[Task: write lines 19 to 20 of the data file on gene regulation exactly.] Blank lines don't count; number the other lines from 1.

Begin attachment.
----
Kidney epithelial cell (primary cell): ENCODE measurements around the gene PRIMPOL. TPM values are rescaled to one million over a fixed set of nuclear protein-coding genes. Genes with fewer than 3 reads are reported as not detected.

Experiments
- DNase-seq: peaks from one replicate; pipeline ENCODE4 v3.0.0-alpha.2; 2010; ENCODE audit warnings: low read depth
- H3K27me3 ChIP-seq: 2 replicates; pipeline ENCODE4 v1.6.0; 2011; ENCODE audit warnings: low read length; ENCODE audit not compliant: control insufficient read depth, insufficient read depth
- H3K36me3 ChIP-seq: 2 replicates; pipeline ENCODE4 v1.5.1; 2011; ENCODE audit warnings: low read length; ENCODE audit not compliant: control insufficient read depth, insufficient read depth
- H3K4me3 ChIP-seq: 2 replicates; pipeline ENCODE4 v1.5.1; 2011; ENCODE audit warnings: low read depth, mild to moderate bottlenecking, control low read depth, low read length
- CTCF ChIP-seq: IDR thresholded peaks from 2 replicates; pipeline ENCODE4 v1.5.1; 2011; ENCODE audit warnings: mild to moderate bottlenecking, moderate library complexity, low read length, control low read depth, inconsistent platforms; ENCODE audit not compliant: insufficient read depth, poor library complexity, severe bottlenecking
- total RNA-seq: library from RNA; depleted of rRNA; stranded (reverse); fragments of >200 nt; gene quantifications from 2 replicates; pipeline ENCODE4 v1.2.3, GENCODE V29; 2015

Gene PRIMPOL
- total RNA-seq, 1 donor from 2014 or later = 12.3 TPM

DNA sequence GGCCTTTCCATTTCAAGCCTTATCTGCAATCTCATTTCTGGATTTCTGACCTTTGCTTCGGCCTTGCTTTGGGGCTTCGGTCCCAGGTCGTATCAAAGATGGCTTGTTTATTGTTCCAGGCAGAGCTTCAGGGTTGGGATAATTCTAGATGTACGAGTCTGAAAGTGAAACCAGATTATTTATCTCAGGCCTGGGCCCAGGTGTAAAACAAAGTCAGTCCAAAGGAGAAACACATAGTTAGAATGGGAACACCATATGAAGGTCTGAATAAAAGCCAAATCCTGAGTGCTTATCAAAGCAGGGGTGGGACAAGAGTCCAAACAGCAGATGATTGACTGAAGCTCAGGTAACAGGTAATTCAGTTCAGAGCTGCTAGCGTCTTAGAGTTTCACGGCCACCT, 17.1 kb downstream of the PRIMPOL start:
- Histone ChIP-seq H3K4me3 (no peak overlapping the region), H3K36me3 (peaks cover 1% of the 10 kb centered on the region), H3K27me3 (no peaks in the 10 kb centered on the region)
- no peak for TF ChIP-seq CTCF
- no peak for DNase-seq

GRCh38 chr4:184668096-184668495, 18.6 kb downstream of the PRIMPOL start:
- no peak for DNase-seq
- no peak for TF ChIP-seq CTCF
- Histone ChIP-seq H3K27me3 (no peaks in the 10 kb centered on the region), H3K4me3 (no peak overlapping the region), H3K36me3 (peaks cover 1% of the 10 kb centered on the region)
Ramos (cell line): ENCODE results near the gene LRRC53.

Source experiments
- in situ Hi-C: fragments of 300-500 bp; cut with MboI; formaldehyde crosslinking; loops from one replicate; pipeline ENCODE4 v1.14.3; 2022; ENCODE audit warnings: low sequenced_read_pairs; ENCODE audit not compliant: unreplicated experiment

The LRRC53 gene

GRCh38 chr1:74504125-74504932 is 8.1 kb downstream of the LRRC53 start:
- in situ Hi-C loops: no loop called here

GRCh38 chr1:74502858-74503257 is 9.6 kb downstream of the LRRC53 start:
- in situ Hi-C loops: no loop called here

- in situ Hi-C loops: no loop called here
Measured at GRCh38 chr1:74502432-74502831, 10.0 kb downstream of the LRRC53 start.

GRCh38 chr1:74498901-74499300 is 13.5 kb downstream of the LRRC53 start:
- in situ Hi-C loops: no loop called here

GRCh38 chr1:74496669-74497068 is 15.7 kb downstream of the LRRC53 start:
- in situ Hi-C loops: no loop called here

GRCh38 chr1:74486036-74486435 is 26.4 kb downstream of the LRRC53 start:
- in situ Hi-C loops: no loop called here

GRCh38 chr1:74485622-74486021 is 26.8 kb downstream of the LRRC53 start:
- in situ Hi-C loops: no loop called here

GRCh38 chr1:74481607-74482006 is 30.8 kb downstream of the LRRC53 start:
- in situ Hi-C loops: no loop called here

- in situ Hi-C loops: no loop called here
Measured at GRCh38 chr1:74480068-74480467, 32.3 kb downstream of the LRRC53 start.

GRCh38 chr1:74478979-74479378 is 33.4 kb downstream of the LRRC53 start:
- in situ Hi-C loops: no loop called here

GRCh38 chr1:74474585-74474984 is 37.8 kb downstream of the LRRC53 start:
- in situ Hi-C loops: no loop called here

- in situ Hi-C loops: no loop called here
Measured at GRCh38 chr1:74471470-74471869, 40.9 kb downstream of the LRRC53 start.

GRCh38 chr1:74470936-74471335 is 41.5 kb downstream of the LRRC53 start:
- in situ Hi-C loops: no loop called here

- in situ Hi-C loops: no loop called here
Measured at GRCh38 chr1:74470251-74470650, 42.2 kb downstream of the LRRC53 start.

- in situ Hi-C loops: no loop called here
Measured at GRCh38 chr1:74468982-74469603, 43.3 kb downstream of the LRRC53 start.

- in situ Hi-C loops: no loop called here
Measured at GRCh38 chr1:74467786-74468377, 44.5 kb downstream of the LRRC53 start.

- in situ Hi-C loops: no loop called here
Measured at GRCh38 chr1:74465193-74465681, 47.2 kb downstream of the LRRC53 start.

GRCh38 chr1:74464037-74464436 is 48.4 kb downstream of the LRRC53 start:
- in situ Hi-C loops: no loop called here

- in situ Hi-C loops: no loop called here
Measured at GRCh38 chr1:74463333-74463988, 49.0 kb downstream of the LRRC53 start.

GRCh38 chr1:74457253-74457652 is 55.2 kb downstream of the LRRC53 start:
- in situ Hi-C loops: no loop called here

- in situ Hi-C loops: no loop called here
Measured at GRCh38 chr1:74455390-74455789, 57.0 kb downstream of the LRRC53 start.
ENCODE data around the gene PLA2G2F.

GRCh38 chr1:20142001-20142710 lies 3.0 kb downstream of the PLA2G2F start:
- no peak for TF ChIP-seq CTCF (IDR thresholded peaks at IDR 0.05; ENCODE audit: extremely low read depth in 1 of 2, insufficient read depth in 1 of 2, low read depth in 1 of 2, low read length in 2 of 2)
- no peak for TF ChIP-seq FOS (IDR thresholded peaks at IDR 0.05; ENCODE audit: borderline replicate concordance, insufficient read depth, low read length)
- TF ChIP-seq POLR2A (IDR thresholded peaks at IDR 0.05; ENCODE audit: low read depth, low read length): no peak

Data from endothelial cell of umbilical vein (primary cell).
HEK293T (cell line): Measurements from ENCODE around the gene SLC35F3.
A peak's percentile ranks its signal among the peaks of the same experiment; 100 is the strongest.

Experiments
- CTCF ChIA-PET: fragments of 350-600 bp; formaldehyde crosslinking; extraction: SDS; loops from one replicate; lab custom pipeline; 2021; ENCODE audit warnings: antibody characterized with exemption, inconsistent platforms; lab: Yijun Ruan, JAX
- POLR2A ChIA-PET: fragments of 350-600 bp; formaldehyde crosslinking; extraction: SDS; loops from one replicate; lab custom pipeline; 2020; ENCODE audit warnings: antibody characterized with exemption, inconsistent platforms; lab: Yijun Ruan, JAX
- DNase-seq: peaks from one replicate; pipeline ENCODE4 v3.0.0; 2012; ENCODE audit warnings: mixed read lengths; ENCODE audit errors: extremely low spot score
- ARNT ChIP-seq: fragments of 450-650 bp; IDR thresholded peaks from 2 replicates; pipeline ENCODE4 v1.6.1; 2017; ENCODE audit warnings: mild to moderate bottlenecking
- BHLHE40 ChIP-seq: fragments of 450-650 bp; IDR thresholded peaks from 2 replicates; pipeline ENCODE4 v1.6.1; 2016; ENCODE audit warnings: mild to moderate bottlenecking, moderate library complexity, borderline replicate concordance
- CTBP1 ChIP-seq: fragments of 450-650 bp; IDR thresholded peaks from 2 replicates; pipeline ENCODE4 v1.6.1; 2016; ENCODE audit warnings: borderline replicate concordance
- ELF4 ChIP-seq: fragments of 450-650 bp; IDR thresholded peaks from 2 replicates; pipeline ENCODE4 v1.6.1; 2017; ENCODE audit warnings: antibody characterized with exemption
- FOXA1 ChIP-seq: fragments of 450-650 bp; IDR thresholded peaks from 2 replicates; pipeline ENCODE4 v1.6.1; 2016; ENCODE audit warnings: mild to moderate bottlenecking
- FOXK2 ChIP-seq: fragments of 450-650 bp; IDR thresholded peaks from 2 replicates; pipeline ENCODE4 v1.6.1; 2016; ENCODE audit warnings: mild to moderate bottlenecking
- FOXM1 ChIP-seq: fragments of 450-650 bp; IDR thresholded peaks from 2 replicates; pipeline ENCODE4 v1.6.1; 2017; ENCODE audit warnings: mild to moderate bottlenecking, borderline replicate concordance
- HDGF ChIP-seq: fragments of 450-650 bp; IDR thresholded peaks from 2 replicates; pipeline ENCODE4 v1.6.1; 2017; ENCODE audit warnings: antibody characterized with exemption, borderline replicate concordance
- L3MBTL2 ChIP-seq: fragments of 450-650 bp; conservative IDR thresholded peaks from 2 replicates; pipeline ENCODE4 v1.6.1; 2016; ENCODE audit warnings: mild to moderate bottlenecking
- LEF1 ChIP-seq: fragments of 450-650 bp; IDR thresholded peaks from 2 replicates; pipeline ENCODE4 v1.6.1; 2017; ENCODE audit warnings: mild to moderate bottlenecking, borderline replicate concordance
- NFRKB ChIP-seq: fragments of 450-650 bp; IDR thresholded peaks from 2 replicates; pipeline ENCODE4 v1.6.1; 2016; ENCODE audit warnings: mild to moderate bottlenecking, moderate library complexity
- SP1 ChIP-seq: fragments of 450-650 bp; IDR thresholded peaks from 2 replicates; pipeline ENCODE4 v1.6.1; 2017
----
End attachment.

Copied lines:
Ramos (cell line): ENCODE results near the gene LRRC53.

Source experiments